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Importance of vaccination for disease prevention in post-splenectomy patients
  1. Claire Foran1,
  2. Susan Lapthorne2,
  3. Eamonn Faller2 and
  4. Corinna Sadlier2
  1. 1Department of Medicine, Cork University Hospital, Cork, Ireland
  2. 2Department of Infectious Diseases, Cork University Hospital Group, Cork, Ireland
  1. Correspondence to Dr Corinna Sadlier; corinna.sadlier{at}ucc.ie

Abstract

A fit middle aged man presented to the emergency department with headache, myalgia, vomiting, fever and rigours. He was hypotensive with mottled peripheries, tachycardic and dyspnoeic. The only significant medical history noted was an emergency splenectomy 30 years previously following a road traffic accident. The patient had been on prophylactic antibiotics initially and was vaccinated in line with recommendations at the time following splenectomy with no significant health issues in the intervening years. The patient was treated empirically for septic shock and meningitis based on presentation and admitted to the intensive care unit for pressor support and subsequently required intubation and ventilation. Investigations revealed bilateral pneumonia. Streptococcal pneumoniae urinary antigen and serum S. pneumoniae PCR were positive supporting a diagnosis of invasive pneumococcal infection. A lumbar puncture was negative for meningitis. Distal mottling affecting all limbs progressed with resultant bilateral upper limb digit and below knee amputation. The patient subsequently required extensive rehabilitation. Following a prolonged tertiary and rehabilitation hospital admission, the patient made an exceptional recovery and was discharged home with ongoing appropriate support and home adaptation.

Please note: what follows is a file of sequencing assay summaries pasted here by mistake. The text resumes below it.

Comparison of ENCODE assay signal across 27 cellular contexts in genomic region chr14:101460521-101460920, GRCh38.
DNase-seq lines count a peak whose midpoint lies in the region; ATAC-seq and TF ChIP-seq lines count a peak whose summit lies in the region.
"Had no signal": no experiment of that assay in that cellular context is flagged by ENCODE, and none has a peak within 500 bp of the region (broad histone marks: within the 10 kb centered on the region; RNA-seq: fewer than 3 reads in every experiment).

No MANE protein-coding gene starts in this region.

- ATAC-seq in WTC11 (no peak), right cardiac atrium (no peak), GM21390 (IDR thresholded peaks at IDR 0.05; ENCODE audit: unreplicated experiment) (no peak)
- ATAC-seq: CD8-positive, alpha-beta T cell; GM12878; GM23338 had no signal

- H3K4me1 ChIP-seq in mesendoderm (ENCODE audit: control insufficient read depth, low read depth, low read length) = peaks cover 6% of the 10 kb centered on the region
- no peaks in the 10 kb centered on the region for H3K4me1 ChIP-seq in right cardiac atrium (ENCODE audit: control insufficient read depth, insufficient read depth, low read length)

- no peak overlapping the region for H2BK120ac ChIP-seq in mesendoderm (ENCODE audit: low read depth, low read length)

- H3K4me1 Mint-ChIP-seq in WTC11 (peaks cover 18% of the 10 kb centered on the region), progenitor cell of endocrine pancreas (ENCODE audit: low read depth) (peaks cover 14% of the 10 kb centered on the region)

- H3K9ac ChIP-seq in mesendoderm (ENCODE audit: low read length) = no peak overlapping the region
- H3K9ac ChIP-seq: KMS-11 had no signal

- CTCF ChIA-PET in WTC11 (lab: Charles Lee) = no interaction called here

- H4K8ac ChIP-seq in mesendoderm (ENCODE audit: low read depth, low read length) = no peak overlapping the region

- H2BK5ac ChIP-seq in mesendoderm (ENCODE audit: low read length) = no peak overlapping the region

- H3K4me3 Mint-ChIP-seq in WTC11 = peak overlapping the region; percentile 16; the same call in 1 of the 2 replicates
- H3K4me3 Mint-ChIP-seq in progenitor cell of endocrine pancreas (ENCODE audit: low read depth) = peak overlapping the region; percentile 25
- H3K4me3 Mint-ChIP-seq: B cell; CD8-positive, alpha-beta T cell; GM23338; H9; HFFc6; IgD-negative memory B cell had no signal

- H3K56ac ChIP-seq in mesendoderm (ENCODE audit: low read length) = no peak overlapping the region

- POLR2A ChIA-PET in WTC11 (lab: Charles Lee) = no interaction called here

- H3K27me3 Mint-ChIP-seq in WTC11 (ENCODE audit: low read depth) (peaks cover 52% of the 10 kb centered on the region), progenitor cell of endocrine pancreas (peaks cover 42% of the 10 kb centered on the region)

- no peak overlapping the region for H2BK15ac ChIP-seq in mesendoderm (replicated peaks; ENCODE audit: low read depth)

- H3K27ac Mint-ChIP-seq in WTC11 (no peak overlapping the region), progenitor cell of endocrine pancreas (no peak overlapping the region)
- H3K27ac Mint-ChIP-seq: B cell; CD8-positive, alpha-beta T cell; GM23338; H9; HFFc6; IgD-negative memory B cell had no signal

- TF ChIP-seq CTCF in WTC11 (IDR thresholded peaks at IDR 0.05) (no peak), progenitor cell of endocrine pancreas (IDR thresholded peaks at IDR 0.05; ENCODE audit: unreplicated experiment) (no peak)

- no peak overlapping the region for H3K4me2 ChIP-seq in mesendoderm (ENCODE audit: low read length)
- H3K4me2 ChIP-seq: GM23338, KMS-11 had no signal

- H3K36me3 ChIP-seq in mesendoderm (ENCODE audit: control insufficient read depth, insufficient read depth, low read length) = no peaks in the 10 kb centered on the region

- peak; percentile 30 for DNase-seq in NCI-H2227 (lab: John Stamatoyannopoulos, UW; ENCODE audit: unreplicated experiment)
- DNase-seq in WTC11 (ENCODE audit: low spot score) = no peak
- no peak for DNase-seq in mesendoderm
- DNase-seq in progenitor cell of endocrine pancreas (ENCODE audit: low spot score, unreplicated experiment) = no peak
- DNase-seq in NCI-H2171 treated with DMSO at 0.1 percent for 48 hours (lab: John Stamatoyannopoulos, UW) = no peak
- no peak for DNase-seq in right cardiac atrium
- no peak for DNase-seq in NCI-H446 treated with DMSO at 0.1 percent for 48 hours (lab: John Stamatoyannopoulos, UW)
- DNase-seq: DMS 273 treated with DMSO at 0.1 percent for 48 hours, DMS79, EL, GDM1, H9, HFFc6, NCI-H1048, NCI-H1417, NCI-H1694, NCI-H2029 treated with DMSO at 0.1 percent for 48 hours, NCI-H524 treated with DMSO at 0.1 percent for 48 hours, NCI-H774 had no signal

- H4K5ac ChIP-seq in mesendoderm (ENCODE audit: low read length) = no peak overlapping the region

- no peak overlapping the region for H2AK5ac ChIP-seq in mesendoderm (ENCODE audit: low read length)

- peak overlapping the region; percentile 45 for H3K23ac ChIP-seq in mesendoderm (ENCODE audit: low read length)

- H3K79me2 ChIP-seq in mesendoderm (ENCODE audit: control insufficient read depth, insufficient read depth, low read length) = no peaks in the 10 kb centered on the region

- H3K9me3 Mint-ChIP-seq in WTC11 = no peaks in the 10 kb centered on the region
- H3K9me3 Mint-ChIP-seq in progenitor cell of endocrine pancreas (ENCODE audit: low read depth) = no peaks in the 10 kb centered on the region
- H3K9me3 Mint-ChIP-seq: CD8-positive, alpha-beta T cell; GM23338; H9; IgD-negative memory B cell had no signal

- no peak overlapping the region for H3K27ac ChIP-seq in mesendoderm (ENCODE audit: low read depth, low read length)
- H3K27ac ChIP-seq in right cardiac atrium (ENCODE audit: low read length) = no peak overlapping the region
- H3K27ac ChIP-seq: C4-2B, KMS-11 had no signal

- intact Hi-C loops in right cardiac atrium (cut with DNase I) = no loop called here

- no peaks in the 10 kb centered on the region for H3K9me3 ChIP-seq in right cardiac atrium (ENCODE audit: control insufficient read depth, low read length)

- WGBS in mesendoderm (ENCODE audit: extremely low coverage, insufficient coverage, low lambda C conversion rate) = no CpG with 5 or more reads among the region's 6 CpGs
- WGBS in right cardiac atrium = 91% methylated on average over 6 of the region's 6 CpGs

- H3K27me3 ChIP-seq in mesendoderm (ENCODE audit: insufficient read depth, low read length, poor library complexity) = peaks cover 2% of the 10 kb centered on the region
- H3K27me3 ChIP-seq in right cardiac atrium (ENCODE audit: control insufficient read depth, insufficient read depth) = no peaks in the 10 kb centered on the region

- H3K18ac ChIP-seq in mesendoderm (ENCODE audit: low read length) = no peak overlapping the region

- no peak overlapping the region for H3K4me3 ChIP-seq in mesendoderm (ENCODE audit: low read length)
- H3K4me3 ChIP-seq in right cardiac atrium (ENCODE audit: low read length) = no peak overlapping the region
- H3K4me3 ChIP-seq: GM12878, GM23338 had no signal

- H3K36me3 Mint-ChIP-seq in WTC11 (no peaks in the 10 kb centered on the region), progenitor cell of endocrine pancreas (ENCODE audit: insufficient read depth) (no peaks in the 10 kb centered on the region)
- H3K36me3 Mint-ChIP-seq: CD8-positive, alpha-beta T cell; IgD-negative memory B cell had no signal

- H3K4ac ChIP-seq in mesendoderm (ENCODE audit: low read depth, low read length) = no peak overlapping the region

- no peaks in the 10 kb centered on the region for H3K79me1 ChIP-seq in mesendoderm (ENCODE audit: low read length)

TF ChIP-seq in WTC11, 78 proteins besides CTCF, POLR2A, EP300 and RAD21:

• infectious diseases
  • vaccination/immunisation
  • adult intensive care
  • rehabilitation medicine
  • surgery

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Footnotes

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  • Contributors CF performed body of research and compiled history and text for the case report. SL edited the text and aided in structuring and giving details of the case as heavily involved in patient’s care. EF was heavily involved in patient’s care and aided in development. CS was the lead consultant of the patient, edited the overall case report and oversaw research, and submitted the case for consideration.

  • Funding The authors have not declared a specific grant for this research from any funding agency in the public, commercial or not-for-profit sectors.

  • Competing interests None declared.

  • Provenance and peer review Not commissioned; externally peer reviewed.

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